Crucially, a PWA is just a normal website on Safari, Windows phones and Opera Mini. Nobody is locked out — that’s why they are called progressive web apps; they are progressively enhanced websites.

    Flipkart Lite

    Flipkart is a major e-commerce website in India (competing with Amazon). A couple of years ago, they decided to abandon their mobile website and redirect users to the app stores to download native apps. Only 4% of people who actually took the trouble to type the website’s URL (and, therefore, presumably were actively shopping) ever downloaded the app. With 96% of users failing to download the apps, Flipkart reversed its policy and replaced its website with a progressive web app, called Flipkart Lite. Since its launch, Flipkart reports 40% returning visitors week over week, 63% increased conversions from home-screen visits, and a tripling of the time that visitors browse the website.

    Flipkart’s commitment to PWAs was expressed by Amar Nagaram, of Flipkart engineering, at its PWA summit in Bangalore, where I spoke:

    We want Flipkart Lite available on every phone over every flaky network in India.

    One great thing about a PWA is that, like any other secure website, it works offline, using the magic of service workers. This further closes the gap between native and web apps; an offline experience for the web is (I hate to use the phrase) a “paradigm shift.” Until now, when your web browser is disconnected from the Internet, you get a boring browser-derived “Sorry” message. Now, with service workers sitting between a page and the network, you can give visitors a meaningful offline experience. For example, when the user goes to your website for the first time, you can download images of the 10 most popular products to the cache, and upon subsequent offline visits, you could say, “I’m sorry. You are offline, but you can browse our top products and press ‘Buy,’ and we will background sync later.” The offline experience you provide will obviously depend on what your app does, but service workers give you all the flexibility you need.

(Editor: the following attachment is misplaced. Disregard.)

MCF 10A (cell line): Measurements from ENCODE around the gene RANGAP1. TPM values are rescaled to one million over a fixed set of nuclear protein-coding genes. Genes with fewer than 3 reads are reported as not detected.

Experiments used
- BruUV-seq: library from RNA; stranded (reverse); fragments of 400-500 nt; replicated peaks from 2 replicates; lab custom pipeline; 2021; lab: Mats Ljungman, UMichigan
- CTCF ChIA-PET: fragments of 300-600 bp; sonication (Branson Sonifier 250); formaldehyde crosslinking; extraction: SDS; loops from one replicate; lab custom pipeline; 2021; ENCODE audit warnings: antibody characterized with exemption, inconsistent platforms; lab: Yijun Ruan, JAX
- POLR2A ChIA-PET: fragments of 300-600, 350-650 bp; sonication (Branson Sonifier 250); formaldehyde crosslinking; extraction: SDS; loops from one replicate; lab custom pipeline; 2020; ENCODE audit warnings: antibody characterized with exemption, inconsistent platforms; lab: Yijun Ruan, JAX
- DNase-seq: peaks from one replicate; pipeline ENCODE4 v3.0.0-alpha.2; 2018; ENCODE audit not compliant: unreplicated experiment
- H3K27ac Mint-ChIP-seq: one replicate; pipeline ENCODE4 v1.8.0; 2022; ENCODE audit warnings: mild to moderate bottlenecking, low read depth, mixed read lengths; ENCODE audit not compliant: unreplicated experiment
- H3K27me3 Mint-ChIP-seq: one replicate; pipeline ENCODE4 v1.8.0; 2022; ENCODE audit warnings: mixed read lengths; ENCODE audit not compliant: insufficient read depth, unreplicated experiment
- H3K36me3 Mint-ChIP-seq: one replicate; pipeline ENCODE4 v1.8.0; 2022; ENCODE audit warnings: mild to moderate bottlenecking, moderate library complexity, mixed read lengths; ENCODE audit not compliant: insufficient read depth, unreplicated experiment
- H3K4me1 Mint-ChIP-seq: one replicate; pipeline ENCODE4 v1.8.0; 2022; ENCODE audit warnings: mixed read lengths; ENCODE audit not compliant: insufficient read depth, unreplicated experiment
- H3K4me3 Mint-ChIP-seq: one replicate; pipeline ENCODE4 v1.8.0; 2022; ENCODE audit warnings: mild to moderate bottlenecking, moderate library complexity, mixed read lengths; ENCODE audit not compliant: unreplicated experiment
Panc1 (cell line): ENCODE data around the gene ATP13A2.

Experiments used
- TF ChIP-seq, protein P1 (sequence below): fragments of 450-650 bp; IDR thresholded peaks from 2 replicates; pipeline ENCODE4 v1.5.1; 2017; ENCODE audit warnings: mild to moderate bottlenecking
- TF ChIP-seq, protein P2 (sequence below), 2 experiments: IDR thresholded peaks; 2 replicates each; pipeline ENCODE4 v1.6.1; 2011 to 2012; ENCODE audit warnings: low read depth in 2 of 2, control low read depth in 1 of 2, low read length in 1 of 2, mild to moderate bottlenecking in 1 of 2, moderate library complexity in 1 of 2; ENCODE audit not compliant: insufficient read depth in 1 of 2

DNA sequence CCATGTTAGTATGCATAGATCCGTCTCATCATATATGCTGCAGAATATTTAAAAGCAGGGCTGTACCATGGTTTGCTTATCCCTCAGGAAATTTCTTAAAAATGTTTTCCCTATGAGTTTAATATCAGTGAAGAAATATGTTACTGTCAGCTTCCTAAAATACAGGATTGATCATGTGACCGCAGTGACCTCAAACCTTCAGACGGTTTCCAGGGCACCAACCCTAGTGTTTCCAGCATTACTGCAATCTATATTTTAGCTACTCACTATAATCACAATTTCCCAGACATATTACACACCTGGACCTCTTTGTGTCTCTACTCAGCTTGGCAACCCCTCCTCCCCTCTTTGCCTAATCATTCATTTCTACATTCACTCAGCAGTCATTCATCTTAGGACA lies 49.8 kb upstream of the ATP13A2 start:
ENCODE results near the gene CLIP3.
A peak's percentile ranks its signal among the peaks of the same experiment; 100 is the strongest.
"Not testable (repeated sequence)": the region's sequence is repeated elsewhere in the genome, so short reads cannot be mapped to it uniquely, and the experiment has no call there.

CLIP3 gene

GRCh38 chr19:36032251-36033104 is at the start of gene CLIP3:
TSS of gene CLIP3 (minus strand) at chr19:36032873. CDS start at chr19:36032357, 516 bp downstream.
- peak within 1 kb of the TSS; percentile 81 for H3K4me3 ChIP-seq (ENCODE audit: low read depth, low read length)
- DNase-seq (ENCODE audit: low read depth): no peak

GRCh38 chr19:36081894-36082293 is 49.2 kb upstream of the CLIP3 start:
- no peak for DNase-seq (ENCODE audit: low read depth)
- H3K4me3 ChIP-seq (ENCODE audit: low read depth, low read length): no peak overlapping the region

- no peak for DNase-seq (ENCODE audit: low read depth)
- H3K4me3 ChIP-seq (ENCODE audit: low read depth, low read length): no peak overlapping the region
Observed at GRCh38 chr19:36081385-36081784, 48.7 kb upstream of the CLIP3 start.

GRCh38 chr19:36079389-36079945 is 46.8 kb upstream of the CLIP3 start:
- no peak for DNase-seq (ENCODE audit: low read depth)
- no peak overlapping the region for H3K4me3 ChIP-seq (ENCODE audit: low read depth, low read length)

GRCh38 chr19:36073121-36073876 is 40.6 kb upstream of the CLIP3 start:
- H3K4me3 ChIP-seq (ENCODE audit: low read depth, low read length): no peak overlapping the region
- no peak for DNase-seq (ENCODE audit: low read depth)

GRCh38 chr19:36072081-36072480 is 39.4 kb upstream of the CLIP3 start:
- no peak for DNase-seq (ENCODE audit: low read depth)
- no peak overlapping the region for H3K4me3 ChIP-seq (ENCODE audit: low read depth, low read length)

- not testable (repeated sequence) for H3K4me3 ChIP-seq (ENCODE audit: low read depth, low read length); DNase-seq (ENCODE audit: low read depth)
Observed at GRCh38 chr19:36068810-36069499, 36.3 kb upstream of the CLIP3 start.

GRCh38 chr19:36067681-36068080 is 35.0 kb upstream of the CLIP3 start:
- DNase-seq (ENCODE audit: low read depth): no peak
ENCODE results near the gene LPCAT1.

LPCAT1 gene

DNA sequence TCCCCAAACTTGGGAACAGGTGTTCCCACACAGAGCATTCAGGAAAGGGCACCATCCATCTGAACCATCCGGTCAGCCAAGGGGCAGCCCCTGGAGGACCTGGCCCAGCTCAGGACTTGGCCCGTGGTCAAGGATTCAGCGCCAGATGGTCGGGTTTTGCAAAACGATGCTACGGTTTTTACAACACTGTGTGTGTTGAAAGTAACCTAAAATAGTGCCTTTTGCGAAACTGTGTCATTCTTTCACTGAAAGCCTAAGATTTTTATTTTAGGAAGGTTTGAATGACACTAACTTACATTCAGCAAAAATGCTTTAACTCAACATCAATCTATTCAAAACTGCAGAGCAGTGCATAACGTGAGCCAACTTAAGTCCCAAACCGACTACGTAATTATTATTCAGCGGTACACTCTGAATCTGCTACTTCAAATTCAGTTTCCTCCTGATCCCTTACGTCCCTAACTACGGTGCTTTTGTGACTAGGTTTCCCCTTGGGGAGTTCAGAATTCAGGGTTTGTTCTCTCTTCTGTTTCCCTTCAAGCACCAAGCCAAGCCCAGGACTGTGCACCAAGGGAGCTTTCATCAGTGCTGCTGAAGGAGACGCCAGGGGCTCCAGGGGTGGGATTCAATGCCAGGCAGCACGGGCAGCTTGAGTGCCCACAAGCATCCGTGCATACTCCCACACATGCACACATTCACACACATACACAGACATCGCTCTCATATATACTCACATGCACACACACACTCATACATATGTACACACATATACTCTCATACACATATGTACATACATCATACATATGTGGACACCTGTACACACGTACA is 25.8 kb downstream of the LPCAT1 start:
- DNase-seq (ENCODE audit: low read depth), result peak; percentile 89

Additionally, service workers give you:

    • push notifications Please don’t spam and pollute the ecosystem for everyone by making consumers sick of notifications!
    • background sync This could allow the user to press a button to buy, and when they go back online, the buying process just automatically syncs up.

    Currently, PWAs are supported on Chrome for Android, Microsoft Edge and Opera for Android. (Opera may have a small market share where you are, but it’s long been a significant player in the developing world.) Mozilla has signalled that it’s implementing PWAs on Firefox for Android. Safari for iOS has a non-standard mechanism for adding websites to the home screen but as of yet doesn’t support service workers.

    To recap, the advantages of a PWA are these:

    • With no app store or gatekeeper, the browser can offer to add a web app to the home screen when the user visits your website.
    • It is searchable, indexable and linkable.
    • It works offline.
    • Visitors without supporting browsers get a normal website; no one is left behind.

    If you want to see some real PWAs, check out the community-curated website (itself a PWA) PWA.Rocks

    Responsive Images

    Around 2011, at any conference I went to, everybody would tell me about the responsive images problem: How can we send “Retina-quality” images (much bigger in file size) to devices that can display them properly and send smaller images to non-Retina devices? At the time, we couldn’t; the venerable img element can point to only one source image, and that’s the only one that could be sent to all devices.

    But solving this problem is vital if we want to save bandwidth for consumers whose devices aren’t Retina, and also to save battery life; sending unnecessarily large images and asking the browser to resize them with the conventional img {max-width:100%} trick requires a lot of CPU cycles, which causes delays and drains the battery. As Tim Kadlec wrote: